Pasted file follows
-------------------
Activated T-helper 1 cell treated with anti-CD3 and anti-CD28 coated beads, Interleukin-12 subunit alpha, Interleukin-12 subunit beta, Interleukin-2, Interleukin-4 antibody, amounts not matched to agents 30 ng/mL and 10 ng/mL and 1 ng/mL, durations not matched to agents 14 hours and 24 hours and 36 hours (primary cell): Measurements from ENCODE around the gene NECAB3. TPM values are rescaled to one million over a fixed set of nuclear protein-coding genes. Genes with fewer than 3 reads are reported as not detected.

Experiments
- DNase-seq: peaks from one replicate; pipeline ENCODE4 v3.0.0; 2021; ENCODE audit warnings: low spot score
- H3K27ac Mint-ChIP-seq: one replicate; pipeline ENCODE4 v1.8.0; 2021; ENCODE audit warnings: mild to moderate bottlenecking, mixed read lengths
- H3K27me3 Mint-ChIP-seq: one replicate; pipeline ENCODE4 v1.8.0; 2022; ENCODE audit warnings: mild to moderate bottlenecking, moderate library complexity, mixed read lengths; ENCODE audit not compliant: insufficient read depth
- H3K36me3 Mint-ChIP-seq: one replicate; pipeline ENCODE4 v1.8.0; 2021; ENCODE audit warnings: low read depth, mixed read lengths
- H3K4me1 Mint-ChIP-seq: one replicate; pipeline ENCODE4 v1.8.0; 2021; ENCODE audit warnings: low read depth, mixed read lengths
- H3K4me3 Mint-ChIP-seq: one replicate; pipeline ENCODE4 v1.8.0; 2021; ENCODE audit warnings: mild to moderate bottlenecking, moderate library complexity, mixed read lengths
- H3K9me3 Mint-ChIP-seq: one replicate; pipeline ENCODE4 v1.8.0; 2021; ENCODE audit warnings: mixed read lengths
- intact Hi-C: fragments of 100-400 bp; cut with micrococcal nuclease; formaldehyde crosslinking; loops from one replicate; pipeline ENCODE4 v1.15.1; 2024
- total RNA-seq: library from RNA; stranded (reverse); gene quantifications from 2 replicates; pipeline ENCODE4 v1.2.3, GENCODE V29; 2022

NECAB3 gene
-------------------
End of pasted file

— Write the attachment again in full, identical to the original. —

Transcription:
Activated T-helper 1 cell treated with anti-CD3 and anti-CD28 coated beads, Interleukin-12 subunit alpha, Interleukin-12 subunit beta, Interleukin-2, Interleukin-4 antibody, amounts not matched to agents 30 ng/mL and 10 ng/mL and 1 ng/mL, durations not matched to agents 14 hours and 24 hours and 36 hours (primary cell): Measurements from ENCODE around the gene NECAB3. TPM values are rescaled to one million over a fixed set of nuclear protein-coding genes. Genes with fewer than 3 reads are reported as not detected.

Experiments
- DNase-seq: peaks from one replicate; pipeline ENCODE4 v3.0.0; 2021; ENCODE audit warnings: low spot score
- H3K27ac Mint-ChIP-seq: one replicate; pipeline ENCODE4 v1.8.0; 2021; ENCODE audit warnings: mild to moderate bottlenecking, mixed read lengths
- H3K27me3 Mint-ChIP-seq: one replicate; pipeline ENCODE4 v1.8.0; 2022; ENCODE audit warnings: mild to moderate bottlenecking, moderate library complexity, mixed read lengths; ENCODE audit not compliant: insufficient read depth
- H3K36me3 Mint-ChIP-seq: one replicate; pipeline ENCODE4 v1.8.0; 2021; ENCODE audit warnings: low read depth, mixed read lengths
- H3K4me1 Mint-ChIP-seq: one replicate; pipeline ENCODE4 v1.8.0; 2021; ENCODE audit warnings: low read depth, mixed read lengths
- H3K4me3 Mint-ChIP-seq: one replicate; pipeline ENCODE4 v1.8.0; 2021; ENCODE audit warnings: mild to moderate bottlenecking, moderate library complexity, mixed read lengths
- H3K9me3 Mint-ChIP-seq: one replicate; pipeline ENCODE4 v1.8.0; 2021; ENCODE audit warnings: mixed read lengths
- intact Hi-C: fragments of 100-400 bp; cut with micrococcal nuclease; formaldehyde crosslinking; loops from one replicate; pipeline ENCODE4 v1.15.1; 2024
- total RNA-seq: library from RNA; stranded (reverse); gene quantifications from 2 replicates; pipeline ENCODE4 v1.2.3, GENCODE V29; 2022

NECAB3 gene